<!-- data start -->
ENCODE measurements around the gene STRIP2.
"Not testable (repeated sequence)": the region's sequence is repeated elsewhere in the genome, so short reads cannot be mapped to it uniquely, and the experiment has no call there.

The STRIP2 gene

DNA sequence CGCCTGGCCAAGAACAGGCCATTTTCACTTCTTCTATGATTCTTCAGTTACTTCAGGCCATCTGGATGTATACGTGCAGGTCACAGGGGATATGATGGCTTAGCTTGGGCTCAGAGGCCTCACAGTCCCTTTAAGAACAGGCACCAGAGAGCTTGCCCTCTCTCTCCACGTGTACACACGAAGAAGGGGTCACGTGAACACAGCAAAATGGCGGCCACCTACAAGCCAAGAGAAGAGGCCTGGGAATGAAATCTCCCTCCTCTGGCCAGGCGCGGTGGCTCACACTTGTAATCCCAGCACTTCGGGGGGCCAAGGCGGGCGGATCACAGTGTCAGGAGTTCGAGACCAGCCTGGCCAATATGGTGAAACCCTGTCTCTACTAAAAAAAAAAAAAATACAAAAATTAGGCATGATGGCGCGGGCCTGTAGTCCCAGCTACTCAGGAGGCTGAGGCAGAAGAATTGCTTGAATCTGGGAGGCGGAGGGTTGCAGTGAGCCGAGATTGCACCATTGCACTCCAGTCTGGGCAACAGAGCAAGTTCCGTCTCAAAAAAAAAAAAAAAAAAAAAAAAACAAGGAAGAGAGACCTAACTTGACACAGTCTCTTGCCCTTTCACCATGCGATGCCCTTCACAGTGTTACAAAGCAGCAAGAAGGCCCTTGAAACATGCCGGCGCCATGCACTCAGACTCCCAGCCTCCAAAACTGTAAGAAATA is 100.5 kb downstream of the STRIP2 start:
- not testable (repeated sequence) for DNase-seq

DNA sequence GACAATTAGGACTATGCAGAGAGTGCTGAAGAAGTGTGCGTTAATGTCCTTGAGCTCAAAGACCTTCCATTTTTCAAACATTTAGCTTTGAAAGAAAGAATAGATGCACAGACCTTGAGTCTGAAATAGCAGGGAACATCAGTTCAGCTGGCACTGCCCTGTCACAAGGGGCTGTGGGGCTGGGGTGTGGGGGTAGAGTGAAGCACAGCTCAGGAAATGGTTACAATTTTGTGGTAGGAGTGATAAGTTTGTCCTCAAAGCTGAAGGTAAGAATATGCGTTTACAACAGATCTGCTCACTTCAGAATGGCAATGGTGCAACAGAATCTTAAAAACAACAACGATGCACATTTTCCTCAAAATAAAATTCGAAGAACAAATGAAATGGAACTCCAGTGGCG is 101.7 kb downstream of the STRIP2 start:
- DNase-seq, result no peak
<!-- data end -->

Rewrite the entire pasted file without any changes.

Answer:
ENCODE measurements around the gene STRIP2.
"Not testable (repeated sequence)": the region's sequence is repeated elsewhere in the genome, so short reads cannot be mapped to it uniquely, and the experiment has no call there.

The STRIP2 gene

DNA sequence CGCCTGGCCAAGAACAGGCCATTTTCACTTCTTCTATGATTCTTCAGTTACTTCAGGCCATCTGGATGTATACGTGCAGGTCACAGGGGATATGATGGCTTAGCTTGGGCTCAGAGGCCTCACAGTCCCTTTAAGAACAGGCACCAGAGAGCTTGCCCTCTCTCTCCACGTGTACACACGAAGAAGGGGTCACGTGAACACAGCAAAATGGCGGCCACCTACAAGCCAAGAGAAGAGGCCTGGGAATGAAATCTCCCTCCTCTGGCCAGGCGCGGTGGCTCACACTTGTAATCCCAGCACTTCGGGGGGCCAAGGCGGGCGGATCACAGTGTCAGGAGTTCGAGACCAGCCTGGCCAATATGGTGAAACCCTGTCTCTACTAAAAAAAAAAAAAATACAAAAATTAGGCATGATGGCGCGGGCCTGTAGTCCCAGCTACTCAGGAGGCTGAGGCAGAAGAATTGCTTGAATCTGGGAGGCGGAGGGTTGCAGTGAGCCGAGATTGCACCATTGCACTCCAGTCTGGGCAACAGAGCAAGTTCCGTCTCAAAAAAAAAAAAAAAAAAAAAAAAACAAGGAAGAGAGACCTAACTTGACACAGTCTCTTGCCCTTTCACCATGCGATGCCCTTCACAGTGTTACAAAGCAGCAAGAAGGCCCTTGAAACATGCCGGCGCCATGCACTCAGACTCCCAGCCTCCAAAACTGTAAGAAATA is 100.5 kb downstream of the STRIP2 start:
- not testable (repeated sequence) for DNase-seq

DNA sequence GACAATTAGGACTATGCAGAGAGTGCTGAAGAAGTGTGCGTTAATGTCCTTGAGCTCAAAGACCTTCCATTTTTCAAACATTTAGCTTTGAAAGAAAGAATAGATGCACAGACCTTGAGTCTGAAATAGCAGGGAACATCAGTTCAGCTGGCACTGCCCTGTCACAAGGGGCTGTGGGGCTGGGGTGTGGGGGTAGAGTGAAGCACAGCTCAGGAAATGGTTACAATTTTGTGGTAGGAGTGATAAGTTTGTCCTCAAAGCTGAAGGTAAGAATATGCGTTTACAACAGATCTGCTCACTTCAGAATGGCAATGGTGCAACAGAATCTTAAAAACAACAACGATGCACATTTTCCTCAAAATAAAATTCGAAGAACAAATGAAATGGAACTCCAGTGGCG is 101.7 kb downstream of the STRIP2 start:
- DNase-seq, result no peak